We have decided to include not only his major but also his minor writings both about economists and his friends in King's. We have done this for two reasons. First, many of them admirably illustrate Keynes's remarkable gift for creating a vivid picture of a man in a few unforgettable sentences. Second, and perhaps more important, these are the outstanding economists, public servants or academics of a generation; Keynes's account of them is in some cases almost the only account that survives. (Keynes 1972, p. xvi)
There are forty-five biographical essays by Keynes in the Collected Writings. (3) This, though, may only be about three-quarters of the sketches and essays in biography actually written by Keynes. In this paper it is argued that there are over ten additional biographical essays by Keynes--in the form of obituaries--which are not included in Keynes's Collected Writings. The paper comprises six main sections. In section two l consider the obituaries of French economists that Keynes may or may not have written. In section three I focus predominantly on an obituary of Frank Ramsey that was written by Keynes and which was quite separate from his better known account of Ramsey that appeared in Essays in Biography. In section four I comment briefly upon the paragraph Keynes contributed to Jiuchi Soyeda's obituary in the Economic Journal and which was not published in Essays in Biography. In section five I analyse fourteen of the obituaries in the Economic Journal during Keynes's editorship that do not have an author listed, and, although one of these (on Wilhelm Lexis) is attributed to Keynes and appeared in Essays in Biography (Keynes 1972, pp. 317-8), I argue that that most of the others were also written by Keynes. In section six I consider the many shorter death announcements, primarily of economists, in the Economic Journal during the period Keynes was editor. The paper is summarised in the final section.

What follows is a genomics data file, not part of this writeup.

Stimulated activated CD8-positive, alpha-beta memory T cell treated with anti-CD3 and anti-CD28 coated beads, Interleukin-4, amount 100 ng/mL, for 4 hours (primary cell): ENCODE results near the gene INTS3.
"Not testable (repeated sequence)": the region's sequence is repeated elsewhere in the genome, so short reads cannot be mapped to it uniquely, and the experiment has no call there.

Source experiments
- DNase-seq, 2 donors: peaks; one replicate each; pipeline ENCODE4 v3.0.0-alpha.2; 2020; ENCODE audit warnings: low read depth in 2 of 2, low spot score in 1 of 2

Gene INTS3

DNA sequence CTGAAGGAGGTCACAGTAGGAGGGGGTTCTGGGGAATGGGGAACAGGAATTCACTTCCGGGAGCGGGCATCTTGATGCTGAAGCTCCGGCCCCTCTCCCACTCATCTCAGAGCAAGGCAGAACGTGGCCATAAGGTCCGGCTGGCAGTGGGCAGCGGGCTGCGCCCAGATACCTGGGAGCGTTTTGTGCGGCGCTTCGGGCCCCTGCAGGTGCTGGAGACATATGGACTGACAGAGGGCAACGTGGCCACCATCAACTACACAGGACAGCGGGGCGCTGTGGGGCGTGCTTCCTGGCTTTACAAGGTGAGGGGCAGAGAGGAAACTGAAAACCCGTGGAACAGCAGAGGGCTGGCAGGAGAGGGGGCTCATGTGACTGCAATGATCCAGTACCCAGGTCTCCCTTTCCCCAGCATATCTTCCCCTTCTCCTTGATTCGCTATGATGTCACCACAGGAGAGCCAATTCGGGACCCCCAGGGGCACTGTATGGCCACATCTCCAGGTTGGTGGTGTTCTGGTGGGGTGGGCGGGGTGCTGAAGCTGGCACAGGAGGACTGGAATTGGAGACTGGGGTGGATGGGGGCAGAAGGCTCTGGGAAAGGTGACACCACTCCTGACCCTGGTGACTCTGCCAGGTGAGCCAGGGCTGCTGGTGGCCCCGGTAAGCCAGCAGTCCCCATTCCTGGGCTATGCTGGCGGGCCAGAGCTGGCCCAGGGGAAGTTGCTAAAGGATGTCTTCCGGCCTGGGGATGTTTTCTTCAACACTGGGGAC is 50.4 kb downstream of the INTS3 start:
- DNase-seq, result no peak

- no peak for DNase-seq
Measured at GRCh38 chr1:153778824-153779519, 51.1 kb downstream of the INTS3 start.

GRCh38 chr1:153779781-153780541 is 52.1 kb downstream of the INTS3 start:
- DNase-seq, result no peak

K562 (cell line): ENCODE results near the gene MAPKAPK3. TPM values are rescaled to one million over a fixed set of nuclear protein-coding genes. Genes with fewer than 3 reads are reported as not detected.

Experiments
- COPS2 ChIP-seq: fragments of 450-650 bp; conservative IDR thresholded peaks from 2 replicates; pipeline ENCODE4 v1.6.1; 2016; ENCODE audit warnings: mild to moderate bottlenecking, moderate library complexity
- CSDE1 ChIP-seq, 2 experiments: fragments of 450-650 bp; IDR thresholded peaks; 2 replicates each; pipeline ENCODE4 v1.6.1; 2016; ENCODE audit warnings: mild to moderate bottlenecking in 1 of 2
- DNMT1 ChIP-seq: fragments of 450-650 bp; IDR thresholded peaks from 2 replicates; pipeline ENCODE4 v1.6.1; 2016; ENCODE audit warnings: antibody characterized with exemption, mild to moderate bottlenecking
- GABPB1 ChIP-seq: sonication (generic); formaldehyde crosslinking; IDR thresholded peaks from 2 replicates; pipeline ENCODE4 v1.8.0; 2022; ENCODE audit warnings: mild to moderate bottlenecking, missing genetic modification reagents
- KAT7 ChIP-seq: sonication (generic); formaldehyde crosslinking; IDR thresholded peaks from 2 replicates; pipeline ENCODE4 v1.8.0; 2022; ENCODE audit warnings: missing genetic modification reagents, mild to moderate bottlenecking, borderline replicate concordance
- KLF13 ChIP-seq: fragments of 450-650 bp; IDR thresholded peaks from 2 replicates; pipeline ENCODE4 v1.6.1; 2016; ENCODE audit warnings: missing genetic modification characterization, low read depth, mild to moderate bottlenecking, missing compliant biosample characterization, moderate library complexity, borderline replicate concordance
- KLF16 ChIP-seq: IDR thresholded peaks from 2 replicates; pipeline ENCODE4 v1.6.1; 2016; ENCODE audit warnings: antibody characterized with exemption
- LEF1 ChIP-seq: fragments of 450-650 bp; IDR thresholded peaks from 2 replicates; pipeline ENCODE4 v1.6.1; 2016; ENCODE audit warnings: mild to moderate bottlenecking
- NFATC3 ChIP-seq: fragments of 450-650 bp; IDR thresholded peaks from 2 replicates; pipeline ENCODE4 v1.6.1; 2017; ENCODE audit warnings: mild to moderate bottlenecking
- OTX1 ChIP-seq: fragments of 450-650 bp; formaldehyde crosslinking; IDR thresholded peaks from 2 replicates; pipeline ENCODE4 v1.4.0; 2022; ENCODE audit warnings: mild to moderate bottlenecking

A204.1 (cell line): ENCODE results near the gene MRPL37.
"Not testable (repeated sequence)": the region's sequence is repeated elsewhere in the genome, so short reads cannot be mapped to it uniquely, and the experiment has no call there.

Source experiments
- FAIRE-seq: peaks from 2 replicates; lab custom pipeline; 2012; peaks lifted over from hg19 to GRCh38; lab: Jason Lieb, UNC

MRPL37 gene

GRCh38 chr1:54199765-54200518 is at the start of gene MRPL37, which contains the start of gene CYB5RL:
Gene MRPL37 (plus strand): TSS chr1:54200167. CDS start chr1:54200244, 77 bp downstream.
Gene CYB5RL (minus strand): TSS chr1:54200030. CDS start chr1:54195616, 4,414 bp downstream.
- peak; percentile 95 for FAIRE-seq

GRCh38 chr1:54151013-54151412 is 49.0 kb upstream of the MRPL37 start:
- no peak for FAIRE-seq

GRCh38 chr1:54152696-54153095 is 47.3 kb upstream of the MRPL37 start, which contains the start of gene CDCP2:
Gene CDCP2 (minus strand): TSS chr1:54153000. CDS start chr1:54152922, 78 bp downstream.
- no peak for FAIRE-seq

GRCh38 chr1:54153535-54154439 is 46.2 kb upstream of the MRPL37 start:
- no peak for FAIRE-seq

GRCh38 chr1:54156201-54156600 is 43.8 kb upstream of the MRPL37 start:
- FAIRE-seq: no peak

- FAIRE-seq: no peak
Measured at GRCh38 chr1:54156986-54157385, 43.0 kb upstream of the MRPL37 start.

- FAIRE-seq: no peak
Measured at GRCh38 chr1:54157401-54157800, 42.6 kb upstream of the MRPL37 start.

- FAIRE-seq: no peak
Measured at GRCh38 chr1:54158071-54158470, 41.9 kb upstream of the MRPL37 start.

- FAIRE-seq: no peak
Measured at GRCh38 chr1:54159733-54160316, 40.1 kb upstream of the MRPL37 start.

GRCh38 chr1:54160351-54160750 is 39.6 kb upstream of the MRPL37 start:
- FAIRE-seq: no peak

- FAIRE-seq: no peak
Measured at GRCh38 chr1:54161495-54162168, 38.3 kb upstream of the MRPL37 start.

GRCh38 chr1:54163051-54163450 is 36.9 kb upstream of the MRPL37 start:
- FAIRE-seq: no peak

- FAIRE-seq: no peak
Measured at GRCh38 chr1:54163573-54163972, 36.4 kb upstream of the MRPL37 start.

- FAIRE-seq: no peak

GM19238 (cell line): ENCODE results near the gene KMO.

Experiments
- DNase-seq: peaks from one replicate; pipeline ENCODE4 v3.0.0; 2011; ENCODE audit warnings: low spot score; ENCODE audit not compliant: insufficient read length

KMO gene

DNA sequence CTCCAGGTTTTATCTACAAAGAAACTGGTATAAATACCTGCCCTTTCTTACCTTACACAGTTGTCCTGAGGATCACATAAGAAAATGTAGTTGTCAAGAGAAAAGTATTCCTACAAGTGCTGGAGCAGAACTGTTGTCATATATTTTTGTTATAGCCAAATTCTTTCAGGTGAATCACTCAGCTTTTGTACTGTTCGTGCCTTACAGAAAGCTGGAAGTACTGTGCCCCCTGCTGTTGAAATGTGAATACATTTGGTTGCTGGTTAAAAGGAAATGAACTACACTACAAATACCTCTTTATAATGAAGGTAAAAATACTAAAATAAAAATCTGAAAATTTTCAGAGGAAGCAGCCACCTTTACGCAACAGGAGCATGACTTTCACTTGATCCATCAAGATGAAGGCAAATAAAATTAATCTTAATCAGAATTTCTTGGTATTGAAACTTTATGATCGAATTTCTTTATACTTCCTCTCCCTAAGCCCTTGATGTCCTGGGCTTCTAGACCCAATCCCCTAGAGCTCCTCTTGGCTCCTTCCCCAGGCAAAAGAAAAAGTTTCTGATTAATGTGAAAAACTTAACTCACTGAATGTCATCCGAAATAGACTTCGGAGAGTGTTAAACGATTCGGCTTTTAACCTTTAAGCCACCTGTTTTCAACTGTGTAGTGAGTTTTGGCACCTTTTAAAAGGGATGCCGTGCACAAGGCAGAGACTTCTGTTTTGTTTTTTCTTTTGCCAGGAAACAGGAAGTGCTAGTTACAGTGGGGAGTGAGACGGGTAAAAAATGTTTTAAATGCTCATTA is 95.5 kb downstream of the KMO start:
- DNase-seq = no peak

2 Obituaries of French Economists by Keynes